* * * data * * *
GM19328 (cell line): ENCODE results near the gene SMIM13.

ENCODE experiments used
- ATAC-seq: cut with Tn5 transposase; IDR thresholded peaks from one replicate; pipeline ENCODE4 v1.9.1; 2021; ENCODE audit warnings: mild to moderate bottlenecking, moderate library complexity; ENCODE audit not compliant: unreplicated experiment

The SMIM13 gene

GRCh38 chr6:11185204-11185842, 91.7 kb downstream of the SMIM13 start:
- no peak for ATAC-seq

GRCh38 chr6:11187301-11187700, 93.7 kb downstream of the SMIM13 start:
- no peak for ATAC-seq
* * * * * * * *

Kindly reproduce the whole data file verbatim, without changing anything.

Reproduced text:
GM19328 (cell line): ENCODE results near the gene SMIM13.

ENCODE experiments used
- ATAC-seq: cut with Tn5 transposase; IDR thresholded peaks from one replicate; pipeline ENCODE4 v1.9.1; 2021; ENCODE audit warnings: mild to moderate bottlenecking, moderate library complexity; ENCODE audit not compliant: unreplicated experiment

The SMIM13 gene

GRCh38 chr6:11185204-11185842, 91.7 kb downstream of the SMIM13 start:
- no peak for ATAC-seq

GRCh38 chr6:11187301-11187700, 93.7 kb downstream of the SMIM13 start:
- no peak for ATAC-seq